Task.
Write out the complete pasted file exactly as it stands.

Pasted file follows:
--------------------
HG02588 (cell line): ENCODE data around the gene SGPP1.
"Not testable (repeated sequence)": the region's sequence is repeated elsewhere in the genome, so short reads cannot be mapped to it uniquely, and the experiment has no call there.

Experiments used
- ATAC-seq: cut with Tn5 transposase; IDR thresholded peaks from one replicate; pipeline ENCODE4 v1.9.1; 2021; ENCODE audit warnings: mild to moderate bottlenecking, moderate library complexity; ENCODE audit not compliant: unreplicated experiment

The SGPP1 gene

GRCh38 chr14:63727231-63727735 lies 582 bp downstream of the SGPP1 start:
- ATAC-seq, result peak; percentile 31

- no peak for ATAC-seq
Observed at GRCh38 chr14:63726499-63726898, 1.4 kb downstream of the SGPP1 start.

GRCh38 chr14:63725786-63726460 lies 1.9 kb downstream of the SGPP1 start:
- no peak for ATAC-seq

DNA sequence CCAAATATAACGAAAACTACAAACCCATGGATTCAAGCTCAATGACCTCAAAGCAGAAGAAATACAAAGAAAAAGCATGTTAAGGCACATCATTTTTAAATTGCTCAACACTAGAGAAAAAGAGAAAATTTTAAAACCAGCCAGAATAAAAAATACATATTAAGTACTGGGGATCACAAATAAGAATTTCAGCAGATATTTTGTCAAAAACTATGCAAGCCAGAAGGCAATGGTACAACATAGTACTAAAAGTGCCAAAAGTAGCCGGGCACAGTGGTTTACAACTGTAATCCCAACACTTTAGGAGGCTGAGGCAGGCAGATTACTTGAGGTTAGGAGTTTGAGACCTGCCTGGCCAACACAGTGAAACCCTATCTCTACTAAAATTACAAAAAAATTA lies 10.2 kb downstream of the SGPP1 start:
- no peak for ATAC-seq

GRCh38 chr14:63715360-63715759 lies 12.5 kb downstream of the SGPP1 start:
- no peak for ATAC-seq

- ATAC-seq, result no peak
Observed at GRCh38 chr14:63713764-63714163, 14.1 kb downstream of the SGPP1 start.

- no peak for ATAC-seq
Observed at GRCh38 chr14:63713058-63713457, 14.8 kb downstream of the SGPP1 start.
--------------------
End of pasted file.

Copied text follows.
HG02588 (cell line): ENCODE data around the gene SGPP1.
"Not testable (repeated sequence)": the region's sequence is repeated elsewhere in the genome, so short reads cannot be mapped to it uniquely, and the experiment has no call there.

Experiments used
- ATAC-seq: cut with Tn5 transposase; IDR thresholded peaks from one replicate; pipeline ENCODE4 v1.9.1; 2021; ENCODE audit warnings: mild to moderate bottlenecking, moderate library complexity; ENCODE audit not compliant: unreplicated experiment

The SGPP1 gene

GRCh38 chr14:63727231-63727735 lies 582 bp downstream of the SGPP1 start:
- ATAC-seq, result peak; percentile 31

- no peak for ATAC-seq
Observed at GRCh38 chr14:63726499-63726898, 1.4 kb downstream of the SGPP1 start.

GRCh38 chr14:63725786-63726460 lies 1.9 kb downstream of the SGPP1 start:
- no peak for ATAC-seq

DNA sequence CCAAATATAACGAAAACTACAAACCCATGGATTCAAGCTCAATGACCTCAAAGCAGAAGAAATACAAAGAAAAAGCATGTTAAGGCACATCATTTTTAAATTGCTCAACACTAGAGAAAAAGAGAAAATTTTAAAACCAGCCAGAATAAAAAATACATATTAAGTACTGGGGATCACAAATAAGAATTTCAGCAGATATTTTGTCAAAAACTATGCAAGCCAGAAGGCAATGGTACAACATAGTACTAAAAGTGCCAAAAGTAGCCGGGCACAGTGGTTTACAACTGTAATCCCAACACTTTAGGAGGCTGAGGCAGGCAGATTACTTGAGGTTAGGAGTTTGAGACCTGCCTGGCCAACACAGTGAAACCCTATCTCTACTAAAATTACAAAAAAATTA lies 10.2 kb downstream of the SGPP1 start:
- no peak for ATAC-seq

GRCh38 chr14:63715360-63715759 lies 12.5 kb downstream of the SGPP1 start:
- no peak for ATAC-seq

- ATAC-seq, result no peak
Observed at GRCh38 chr14:63713764-63714163, 14.1 kb downstream of the SGPP1 start.

- no peak for ATAC-seq
Observed at GRCh38 chr14:63713058-63713457, 14.8 kb downstream of the SGPP1 start.